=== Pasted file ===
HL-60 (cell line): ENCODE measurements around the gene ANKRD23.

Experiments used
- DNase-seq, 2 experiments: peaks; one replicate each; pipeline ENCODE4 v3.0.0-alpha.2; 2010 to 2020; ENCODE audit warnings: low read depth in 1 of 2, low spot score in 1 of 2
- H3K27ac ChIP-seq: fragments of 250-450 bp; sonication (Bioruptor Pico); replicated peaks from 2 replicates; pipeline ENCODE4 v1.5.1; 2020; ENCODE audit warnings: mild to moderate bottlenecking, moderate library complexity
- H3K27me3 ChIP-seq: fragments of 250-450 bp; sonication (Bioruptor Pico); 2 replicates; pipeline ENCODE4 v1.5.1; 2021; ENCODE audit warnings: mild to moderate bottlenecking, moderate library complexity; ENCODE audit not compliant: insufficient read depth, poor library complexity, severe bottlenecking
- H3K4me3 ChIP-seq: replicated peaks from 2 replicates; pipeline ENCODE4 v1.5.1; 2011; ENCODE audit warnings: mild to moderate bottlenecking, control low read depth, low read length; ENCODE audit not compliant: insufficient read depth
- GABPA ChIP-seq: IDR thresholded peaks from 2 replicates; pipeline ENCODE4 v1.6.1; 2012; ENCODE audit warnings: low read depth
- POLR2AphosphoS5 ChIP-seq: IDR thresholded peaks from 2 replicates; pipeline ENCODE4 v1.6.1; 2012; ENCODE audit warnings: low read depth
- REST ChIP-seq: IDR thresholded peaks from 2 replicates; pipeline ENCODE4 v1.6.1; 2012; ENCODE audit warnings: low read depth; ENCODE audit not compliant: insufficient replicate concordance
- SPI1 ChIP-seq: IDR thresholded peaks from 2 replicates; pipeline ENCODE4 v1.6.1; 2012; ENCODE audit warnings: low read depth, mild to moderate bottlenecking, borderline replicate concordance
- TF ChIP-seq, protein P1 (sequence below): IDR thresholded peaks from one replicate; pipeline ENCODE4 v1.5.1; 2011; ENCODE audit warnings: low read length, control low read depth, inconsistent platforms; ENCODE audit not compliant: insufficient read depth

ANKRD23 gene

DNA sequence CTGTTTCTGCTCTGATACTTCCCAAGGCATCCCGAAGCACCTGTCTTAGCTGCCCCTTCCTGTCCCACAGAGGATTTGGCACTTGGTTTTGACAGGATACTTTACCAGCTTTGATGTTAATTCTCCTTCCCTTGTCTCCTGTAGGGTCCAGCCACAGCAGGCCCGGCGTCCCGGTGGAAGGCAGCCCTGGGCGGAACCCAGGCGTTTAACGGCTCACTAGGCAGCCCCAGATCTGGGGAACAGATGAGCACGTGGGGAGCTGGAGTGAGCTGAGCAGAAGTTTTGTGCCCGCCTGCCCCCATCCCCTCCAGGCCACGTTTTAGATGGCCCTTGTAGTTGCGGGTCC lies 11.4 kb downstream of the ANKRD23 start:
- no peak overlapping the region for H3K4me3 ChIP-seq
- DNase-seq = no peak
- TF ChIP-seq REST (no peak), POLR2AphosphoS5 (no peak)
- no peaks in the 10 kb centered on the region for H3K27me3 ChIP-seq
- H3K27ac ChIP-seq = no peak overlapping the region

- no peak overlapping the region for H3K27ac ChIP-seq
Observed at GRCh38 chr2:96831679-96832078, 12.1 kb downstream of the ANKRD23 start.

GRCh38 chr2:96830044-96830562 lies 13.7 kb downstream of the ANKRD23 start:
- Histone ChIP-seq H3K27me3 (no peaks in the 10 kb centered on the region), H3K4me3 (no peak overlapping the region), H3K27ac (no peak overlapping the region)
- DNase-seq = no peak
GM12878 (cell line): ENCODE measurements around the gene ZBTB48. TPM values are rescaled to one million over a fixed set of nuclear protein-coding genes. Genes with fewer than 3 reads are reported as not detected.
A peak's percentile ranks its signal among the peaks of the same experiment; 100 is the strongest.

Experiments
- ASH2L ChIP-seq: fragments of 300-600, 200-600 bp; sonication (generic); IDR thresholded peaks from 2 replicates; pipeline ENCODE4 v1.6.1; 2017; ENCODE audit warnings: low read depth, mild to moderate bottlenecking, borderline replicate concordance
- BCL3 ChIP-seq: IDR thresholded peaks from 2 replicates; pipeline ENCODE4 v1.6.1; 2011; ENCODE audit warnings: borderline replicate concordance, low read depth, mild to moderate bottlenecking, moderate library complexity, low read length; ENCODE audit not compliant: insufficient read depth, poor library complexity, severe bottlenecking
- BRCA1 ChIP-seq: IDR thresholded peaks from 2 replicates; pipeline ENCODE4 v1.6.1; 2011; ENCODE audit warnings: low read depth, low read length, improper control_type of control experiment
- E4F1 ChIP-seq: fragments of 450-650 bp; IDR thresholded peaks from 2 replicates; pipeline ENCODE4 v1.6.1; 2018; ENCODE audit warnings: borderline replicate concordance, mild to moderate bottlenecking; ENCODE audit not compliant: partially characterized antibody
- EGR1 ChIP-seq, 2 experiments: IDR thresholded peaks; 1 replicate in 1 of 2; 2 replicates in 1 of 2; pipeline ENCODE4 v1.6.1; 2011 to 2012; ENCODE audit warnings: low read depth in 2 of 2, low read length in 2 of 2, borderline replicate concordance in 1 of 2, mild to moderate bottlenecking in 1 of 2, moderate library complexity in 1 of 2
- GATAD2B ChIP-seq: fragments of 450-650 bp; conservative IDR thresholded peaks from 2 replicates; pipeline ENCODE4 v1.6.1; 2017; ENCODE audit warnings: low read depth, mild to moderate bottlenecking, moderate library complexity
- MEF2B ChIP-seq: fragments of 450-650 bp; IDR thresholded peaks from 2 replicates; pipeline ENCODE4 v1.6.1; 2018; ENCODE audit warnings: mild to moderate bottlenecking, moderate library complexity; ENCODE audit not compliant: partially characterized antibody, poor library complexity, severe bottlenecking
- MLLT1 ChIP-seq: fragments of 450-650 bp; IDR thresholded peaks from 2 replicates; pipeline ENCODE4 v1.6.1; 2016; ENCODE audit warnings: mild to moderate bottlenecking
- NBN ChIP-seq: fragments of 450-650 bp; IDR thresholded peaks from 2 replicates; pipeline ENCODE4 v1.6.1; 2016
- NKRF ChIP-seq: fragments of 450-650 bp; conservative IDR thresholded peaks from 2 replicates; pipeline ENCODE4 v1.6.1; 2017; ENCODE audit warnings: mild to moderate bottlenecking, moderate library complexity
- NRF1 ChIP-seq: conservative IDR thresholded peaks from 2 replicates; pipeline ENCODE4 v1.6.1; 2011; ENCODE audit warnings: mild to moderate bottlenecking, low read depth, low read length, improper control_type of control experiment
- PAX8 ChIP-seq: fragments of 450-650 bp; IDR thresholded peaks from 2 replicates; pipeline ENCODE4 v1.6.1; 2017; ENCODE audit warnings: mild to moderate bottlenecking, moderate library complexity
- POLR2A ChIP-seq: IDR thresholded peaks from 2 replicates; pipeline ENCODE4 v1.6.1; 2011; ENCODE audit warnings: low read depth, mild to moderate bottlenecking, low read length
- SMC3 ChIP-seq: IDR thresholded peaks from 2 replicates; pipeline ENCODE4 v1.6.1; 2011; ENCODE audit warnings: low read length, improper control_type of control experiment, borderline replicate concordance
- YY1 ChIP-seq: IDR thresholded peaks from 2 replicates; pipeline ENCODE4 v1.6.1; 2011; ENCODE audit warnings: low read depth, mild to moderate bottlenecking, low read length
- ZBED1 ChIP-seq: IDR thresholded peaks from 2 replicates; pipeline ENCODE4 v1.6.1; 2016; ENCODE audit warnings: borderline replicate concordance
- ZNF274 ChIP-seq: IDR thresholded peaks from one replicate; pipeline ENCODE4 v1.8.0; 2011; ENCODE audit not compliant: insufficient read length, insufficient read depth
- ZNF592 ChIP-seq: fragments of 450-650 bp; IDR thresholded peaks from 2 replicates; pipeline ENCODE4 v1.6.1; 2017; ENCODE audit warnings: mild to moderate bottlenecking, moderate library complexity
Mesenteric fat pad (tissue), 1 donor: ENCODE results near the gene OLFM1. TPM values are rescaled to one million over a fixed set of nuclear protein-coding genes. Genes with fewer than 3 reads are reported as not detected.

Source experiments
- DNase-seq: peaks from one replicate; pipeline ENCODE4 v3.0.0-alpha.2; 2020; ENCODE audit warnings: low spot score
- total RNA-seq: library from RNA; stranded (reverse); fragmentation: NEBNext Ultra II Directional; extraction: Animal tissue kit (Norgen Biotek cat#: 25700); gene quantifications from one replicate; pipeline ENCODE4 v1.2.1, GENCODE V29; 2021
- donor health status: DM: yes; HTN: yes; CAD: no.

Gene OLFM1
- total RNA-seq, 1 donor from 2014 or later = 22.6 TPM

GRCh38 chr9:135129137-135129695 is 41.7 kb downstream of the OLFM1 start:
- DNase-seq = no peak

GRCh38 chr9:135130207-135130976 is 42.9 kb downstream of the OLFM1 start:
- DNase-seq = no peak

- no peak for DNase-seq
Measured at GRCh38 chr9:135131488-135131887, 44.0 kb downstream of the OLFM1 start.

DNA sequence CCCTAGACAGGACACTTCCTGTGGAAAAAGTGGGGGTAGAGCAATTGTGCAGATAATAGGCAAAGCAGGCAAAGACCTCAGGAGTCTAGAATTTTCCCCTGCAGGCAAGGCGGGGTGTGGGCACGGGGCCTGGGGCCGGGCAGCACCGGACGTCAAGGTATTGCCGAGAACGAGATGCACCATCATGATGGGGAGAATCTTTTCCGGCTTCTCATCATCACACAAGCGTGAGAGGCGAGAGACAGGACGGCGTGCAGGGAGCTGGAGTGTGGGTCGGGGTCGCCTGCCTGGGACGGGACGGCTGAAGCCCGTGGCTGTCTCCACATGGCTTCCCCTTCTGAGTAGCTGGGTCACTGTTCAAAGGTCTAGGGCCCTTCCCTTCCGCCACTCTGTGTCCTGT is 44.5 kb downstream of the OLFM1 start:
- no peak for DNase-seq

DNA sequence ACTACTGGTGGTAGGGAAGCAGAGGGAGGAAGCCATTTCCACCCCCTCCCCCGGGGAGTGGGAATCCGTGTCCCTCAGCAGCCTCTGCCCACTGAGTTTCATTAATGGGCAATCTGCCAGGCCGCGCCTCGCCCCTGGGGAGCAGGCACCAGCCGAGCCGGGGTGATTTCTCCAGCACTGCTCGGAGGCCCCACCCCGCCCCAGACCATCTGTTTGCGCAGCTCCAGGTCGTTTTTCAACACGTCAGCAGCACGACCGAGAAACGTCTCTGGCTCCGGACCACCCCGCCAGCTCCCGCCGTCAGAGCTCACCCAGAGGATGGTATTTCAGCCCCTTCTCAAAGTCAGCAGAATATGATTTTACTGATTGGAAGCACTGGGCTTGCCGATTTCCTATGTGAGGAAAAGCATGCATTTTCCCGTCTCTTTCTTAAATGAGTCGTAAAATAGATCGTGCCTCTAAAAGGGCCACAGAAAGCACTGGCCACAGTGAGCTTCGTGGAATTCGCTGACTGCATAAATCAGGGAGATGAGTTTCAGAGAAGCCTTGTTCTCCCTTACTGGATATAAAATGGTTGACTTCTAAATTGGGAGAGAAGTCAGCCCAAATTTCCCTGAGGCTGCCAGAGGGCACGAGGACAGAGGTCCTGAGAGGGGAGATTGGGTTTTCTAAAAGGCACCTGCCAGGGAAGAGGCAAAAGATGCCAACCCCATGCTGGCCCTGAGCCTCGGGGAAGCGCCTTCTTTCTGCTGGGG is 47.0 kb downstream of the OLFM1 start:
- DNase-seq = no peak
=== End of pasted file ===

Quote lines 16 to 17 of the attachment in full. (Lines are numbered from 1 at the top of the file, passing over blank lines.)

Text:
- TF ChIP-seq REST (no peak), POLR2AphosphoS5 (no peak)
- no peaks in the 10 kb centered on the region for H3K27me3 ChIP-seq